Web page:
Students select The Freshwater Trust as grant recipient

April 26, 2016


The Freshwater Trust received a $1,500 grant from the Community 101 program at Centennial High School in Gresham, Oregon.

The funding will be used to purchase two tablets to help staff collect data on our river restoration projects. The Freshwater Trust uses its patented, tablet-optimized StreamBank monitoring app for collecting data in the field, and compiling it for long-term analysis and reporting.

“Having the right equipment, and enough equipment, to track the information we need with ease is critical,” said Hilary Cosentino, habitat monitoring coordinator with The Freshwater Trust. “Data is at the heart of what we do. What we collect is used to ensure every project is having its intended positive outcome.”

Each trip to monitor a restoration project requires two staff members and two tablets. The new devices purchased through this grant will minimize scheduling and coordination issues that arose from having too few tablets dedicated to these activities.

“This award helped us fill an important need for monitoring equipment that can be difficult to fund from other sources,” said Cosentino. “It may not seem like a lot, but these two tablets will go a long way toward helping our staff continue restoring waterways effectively and efficiently.”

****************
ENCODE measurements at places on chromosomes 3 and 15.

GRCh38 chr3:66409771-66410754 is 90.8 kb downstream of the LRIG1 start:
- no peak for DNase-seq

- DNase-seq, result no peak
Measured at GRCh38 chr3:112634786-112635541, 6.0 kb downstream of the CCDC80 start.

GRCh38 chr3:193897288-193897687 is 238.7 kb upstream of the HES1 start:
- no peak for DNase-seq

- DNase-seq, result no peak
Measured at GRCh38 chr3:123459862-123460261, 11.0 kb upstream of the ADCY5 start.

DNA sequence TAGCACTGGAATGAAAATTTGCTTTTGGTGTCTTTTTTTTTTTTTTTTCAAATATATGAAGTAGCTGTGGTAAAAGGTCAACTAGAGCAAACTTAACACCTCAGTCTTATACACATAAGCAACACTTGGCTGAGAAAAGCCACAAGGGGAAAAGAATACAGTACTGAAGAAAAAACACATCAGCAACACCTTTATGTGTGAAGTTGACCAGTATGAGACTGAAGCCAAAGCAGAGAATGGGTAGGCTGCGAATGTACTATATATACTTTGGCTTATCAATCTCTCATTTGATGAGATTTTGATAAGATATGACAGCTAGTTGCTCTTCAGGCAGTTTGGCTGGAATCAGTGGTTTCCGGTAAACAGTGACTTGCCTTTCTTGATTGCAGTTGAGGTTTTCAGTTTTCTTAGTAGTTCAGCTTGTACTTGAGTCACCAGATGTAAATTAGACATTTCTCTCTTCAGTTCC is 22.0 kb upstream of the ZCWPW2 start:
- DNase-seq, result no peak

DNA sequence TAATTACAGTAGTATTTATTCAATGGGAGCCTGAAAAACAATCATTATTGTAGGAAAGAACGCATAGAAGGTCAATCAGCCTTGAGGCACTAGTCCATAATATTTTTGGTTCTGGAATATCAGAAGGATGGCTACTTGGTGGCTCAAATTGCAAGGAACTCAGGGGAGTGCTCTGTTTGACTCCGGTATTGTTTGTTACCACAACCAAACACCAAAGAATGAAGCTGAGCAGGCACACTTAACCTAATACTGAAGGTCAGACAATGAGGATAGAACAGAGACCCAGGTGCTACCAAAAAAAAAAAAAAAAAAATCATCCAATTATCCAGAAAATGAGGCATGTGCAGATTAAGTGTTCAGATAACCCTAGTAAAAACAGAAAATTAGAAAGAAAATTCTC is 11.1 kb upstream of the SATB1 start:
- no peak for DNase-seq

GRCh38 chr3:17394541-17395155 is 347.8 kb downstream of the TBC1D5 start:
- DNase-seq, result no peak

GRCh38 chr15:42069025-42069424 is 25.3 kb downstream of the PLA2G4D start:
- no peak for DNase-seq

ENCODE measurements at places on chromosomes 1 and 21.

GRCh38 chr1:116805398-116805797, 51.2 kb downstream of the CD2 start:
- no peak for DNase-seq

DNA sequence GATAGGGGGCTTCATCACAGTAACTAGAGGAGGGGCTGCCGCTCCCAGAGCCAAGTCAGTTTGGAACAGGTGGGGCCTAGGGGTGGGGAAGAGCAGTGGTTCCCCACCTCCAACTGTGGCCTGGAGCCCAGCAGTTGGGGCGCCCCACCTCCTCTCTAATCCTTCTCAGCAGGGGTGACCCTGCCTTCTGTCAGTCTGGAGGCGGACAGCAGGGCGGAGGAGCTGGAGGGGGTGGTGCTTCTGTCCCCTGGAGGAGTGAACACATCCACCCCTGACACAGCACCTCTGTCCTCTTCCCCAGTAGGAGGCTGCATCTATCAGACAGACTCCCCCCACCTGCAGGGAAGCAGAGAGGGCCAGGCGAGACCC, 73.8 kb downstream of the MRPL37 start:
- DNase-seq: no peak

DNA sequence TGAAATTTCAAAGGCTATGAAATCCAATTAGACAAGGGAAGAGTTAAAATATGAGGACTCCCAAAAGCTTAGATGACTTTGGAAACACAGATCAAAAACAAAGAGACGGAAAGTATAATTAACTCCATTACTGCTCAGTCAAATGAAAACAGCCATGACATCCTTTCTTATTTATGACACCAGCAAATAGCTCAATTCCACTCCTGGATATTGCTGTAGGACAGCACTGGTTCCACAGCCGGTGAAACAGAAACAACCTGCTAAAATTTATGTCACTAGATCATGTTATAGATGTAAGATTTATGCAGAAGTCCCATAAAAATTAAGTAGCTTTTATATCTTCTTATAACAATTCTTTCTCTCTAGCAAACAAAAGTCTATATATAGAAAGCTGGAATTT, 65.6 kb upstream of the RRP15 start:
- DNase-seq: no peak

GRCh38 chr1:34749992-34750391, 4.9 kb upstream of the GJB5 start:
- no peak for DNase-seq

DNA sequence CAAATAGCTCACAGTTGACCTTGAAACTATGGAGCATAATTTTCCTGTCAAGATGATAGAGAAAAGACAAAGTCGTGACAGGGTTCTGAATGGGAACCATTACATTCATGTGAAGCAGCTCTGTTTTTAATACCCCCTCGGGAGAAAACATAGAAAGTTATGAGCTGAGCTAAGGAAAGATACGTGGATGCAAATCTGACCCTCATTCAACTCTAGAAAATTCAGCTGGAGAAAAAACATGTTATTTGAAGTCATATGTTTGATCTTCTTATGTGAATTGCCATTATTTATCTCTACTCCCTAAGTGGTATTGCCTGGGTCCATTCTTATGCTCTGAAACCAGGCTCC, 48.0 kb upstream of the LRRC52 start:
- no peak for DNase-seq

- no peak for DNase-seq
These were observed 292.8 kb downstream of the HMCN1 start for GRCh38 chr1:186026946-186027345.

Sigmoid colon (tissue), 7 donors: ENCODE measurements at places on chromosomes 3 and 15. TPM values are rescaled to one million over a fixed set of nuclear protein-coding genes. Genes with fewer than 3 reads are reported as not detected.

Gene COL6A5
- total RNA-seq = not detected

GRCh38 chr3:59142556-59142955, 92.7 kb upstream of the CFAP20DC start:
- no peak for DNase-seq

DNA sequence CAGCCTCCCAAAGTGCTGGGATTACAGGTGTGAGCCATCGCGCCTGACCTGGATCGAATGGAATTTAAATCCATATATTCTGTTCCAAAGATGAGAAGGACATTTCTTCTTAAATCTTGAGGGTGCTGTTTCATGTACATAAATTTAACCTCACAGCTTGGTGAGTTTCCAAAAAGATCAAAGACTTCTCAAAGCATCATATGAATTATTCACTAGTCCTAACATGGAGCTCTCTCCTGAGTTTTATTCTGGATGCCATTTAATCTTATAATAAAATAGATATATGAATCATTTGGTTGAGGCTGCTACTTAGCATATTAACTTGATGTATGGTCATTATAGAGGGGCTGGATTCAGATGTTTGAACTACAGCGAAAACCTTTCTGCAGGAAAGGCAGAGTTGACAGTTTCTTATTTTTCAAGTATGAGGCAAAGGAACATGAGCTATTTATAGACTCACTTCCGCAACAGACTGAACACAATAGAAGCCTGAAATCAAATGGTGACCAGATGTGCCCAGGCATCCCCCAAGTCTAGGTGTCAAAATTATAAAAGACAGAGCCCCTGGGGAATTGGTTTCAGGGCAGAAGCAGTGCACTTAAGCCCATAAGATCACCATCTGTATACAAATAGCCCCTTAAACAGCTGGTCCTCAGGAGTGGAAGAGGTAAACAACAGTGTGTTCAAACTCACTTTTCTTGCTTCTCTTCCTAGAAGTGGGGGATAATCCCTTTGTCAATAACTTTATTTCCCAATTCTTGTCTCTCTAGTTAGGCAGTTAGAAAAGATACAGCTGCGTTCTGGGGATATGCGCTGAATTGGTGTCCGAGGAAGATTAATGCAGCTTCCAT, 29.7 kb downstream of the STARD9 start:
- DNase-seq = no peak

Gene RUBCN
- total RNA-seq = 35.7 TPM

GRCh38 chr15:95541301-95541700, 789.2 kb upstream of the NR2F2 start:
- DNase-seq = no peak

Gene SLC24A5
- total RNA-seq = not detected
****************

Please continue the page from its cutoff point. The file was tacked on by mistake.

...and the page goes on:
Centennial High’s Community 101 program teaches students about volunteering and grantmaking. Grants are made possible through collaborative efforts between The Oregon Community Foundation, the PGE Foundation, the Collins Foundation and the school.

The Community 101 class receives a $5,000 allocation, and the student body votes upon an area of focus. This year, students chose the environment, and grants were awarded to projects that will help ensure a sustainable future. As part of the program, students must volunteer two to five hours per month at a local nonprofit, which brings them even closer to community issues.

“Through the Community 101 program, youth are involved in real life experiences that engage their hearts and minds, to see the world around them, to understand why and how decisions are made, and to become advocates in their communities,” said Jennesa Datema, associate program officer of youth philanthropy at The Oregon Community Foundation. “Handing over the philanthropic reins to young people, reversing the role so they are donating money to services they think are important – and possibly services they receive – gives them pride and a sense of responsibility to a pay it forward.”



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